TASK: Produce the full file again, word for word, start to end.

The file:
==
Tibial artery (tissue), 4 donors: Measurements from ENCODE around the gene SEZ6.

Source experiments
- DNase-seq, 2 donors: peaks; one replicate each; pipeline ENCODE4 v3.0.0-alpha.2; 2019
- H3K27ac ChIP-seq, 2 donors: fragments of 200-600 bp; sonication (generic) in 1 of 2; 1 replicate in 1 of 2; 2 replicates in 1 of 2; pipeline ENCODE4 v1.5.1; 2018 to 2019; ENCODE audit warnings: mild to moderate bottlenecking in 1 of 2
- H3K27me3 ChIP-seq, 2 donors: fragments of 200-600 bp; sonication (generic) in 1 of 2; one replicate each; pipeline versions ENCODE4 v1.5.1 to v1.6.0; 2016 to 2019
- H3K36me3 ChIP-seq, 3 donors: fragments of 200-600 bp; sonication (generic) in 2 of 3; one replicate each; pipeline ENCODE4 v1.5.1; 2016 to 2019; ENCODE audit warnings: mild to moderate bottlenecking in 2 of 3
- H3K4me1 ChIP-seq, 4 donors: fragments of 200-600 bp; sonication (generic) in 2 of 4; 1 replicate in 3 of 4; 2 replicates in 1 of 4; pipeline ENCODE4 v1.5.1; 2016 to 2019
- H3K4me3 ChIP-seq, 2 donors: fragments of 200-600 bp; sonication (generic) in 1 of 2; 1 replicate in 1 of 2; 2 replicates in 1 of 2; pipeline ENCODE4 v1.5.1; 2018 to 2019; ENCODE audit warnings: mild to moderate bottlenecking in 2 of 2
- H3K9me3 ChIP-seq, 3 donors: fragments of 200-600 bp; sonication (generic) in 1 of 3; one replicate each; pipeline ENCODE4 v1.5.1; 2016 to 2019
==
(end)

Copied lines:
Tibial artery (tissue), 4 donors: Measurements from ENCODE around the gene SEZ6.

Source experiments
- DNase-seq, 2 donors: peaks; one replicate each; pipeline ENCODE4 v3.0.0-alpha.2; 2019
- H3K27ac ChIP-seq, 2 donors: fragments of 200-600 bp; sonication (generic) in 1 of 2; 1 replicate in 1 of 2; 2 replicates in 1 of 2; pipeline ENCODE4 v1.5.1; 2018 to 2019; ENCODE audit warnings: mild to moderate bottlenecking in 1 of 2
- H3K27me3 ChIP-seq, 2 donors: fragments of 200-600 bp; sonication (generic) in 1 of 2; one replicate each; pipeline versions ENCODE4 v1.5.1 to v1.6.0; 2016 to 2019
- H3K36me3 ChIP-seq, 3 donors: fragments of 200-600 bp; sonication (generic) in 2 of 3; one replicate each; pipeline ENCODE4 v1.5.1; 2016 to 2019; ENCODE audit warnings: mild to moderate bottlenecking in 2 of 3
- H3K4me1 ChIP-seq, 4 donors: fragments of 200-600 bp; sonication (generic) in 2 of 4; 1 replicate in 3 of 4; 2 replicates in 1 of 4; pipeline ENCODE4 v1.5.1; 2016 to 2019
- H3K4me3 ChIP-seq, 2 donors: fragments of 200-600 bp; sonication (generic) in 1 of 2; 1 replicate in 1 of 2; 2 replicates in 1 of 2; pipeline ENCODE4 v1.5.1; 2018 to 2019; ENCODE audit warnings: mild to moderate bottlenecking in 2 of 2
- H3K9me3 ChIP-seq, 3 donors: fragments of 200-600 bp; sonication (generic) in 1 of 3; one replicate each; pipeline ENCODE4 v1.5.1; 2016 to 2019